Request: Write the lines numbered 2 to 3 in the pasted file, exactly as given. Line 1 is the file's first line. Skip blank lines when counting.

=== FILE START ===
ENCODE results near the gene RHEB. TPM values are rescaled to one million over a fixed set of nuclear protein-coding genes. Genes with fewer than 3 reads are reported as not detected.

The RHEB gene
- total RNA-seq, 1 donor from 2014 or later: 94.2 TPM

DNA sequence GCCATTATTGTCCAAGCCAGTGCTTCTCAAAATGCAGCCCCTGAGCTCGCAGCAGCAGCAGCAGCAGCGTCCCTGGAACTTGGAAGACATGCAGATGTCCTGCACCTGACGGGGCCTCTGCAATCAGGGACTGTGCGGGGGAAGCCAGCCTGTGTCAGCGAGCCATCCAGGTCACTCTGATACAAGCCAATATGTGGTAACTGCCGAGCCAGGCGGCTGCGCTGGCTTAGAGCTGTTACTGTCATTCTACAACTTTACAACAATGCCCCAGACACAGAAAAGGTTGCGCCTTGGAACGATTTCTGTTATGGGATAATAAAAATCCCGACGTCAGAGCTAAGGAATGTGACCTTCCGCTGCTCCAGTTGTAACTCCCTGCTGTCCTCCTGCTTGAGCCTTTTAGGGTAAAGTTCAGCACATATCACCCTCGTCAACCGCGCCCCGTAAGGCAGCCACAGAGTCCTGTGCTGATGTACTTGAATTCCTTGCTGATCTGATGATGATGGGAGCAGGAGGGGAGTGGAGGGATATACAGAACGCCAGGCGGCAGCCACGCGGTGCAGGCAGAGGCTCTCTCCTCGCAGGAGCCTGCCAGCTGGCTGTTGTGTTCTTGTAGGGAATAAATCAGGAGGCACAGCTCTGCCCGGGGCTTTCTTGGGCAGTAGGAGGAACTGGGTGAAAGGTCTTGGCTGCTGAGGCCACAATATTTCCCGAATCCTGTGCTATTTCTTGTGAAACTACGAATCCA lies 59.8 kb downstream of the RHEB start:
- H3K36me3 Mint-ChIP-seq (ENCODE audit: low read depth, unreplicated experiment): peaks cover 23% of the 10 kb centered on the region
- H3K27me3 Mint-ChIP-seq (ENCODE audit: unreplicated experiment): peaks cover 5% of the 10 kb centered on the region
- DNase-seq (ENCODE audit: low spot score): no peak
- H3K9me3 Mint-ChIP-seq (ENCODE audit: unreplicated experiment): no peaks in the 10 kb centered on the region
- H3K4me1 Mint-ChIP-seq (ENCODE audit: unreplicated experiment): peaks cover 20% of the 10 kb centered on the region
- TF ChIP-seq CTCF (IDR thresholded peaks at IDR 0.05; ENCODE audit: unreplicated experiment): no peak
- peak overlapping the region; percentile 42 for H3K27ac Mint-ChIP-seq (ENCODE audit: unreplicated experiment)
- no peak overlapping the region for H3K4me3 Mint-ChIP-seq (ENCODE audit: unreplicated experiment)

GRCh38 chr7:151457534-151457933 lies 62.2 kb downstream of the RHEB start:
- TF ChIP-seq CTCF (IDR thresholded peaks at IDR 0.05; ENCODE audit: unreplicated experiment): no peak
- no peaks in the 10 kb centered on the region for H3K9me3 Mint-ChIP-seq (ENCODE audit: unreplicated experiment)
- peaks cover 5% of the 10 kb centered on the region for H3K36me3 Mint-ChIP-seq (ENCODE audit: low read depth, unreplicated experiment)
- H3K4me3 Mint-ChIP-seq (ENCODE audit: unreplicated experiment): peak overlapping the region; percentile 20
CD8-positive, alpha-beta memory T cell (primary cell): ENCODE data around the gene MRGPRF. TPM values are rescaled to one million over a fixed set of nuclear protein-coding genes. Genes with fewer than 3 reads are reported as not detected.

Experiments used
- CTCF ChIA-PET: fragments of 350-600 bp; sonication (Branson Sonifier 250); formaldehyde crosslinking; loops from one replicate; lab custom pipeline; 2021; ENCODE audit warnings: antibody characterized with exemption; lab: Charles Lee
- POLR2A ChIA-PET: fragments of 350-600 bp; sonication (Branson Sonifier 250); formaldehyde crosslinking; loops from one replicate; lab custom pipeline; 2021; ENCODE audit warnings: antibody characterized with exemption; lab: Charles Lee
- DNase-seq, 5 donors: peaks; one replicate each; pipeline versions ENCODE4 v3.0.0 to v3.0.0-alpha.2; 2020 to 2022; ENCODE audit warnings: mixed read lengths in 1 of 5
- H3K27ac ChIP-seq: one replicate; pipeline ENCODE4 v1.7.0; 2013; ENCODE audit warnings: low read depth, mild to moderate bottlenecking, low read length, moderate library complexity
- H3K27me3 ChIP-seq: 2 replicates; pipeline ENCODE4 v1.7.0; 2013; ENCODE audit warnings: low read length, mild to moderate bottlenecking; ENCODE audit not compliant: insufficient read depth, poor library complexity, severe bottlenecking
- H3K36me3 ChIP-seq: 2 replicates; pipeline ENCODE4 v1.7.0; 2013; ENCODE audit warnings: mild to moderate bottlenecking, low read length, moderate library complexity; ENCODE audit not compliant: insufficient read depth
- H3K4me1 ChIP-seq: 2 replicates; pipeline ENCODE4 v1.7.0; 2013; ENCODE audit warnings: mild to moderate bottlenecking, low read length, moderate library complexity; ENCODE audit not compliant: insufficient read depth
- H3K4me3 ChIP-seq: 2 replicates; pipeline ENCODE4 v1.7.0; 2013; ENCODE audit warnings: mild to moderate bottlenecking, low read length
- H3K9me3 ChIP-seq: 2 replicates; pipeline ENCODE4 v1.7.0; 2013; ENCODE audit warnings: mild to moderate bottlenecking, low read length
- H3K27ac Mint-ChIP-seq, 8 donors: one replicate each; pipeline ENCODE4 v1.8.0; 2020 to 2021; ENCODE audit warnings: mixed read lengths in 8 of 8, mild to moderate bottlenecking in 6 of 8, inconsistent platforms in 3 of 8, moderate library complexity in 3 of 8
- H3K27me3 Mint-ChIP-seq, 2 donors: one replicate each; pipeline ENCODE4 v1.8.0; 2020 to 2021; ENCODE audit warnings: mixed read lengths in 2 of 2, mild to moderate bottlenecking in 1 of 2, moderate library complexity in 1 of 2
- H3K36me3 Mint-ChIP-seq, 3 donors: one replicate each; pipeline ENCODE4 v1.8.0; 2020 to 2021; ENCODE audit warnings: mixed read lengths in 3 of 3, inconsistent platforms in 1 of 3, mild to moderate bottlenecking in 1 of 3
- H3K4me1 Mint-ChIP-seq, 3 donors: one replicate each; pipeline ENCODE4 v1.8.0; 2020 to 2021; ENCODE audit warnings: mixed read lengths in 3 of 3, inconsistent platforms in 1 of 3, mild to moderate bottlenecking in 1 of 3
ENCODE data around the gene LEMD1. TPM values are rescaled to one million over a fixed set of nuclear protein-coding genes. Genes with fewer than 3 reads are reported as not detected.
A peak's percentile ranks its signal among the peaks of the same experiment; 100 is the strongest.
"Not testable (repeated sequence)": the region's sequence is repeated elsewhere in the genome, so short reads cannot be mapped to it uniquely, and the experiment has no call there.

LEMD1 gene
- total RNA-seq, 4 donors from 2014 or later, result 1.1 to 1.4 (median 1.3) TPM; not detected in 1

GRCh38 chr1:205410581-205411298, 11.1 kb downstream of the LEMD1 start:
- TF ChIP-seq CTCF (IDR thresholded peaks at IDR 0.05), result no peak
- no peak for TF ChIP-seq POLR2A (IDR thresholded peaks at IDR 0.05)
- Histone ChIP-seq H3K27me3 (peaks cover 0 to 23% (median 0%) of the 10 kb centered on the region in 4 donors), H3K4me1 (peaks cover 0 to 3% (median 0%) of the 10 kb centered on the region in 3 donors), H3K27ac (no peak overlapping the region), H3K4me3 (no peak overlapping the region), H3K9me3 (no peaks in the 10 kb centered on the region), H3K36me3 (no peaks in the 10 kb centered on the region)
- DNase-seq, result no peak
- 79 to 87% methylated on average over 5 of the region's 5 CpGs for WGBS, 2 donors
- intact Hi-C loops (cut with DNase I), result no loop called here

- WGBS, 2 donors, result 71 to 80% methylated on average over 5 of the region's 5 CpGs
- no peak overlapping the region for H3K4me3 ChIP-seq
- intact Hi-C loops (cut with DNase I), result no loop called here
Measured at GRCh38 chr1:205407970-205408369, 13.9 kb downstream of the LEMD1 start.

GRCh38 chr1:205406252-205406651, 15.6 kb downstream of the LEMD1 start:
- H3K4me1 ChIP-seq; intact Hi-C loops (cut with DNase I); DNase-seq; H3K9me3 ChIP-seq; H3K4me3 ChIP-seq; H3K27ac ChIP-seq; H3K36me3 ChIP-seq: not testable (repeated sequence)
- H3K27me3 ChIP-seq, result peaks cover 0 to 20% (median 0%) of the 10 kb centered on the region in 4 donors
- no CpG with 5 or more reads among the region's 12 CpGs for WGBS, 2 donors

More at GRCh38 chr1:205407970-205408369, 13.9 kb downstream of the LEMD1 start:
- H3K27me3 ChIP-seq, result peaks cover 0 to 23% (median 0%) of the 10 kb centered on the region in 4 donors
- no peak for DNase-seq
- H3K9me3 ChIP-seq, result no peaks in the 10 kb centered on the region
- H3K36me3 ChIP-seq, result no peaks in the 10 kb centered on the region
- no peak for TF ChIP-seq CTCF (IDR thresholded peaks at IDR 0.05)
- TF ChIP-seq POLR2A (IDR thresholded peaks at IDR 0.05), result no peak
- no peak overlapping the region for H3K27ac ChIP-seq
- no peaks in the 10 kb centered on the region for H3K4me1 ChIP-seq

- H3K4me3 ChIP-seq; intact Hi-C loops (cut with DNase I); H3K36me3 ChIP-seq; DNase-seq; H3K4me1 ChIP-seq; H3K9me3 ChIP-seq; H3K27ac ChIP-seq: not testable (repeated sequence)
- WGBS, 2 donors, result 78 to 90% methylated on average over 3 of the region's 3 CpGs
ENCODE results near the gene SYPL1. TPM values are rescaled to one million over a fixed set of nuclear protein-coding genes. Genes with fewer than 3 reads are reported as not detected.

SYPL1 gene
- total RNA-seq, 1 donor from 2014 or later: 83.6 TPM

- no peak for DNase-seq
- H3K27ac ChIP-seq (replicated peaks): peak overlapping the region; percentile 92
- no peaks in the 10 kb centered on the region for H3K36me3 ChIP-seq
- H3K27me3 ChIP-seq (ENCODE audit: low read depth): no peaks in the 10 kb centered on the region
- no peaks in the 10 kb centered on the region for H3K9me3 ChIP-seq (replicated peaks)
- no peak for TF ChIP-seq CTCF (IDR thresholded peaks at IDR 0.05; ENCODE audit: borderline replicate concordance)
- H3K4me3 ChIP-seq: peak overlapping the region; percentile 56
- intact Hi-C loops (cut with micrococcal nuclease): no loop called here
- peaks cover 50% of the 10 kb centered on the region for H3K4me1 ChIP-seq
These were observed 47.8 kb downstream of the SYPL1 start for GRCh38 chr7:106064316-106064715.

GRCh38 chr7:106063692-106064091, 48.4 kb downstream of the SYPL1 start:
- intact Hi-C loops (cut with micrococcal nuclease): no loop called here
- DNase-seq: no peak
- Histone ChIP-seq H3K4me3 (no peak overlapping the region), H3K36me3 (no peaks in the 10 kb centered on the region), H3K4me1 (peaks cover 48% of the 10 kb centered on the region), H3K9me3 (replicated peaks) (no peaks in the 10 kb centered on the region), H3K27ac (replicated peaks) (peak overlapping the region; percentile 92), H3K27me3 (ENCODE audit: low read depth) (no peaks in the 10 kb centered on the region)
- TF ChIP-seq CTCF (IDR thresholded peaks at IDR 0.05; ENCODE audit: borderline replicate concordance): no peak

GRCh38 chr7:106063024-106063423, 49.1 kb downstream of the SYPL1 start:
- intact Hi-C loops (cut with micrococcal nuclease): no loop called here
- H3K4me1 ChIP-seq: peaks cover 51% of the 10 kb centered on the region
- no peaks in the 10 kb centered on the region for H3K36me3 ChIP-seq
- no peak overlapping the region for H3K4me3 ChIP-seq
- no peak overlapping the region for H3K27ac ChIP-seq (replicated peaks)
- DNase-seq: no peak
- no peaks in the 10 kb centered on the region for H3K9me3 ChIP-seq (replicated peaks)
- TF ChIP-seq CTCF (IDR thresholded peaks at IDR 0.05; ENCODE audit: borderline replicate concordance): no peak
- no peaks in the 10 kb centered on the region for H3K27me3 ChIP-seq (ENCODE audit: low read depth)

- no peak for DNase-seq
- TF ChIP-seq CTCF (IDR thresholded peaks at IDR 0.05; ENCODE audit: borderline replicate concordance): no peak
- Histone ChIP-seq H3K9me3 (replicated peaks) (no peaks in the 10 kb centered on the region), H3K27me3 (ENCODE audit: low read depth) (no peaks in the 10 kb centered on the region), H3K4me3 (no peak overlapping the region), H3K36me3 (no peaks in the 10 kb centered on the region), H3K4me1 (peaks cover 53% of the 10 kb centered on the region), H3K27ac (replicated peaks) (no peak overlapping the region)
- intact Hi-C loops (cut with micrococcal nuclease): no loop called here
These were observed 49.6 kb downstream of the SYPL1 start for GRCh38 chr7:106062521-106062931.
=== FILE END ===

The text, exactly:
The RHEB gene
- total RNA-seq, 1 donor from 2014 or later: 94.2 TPM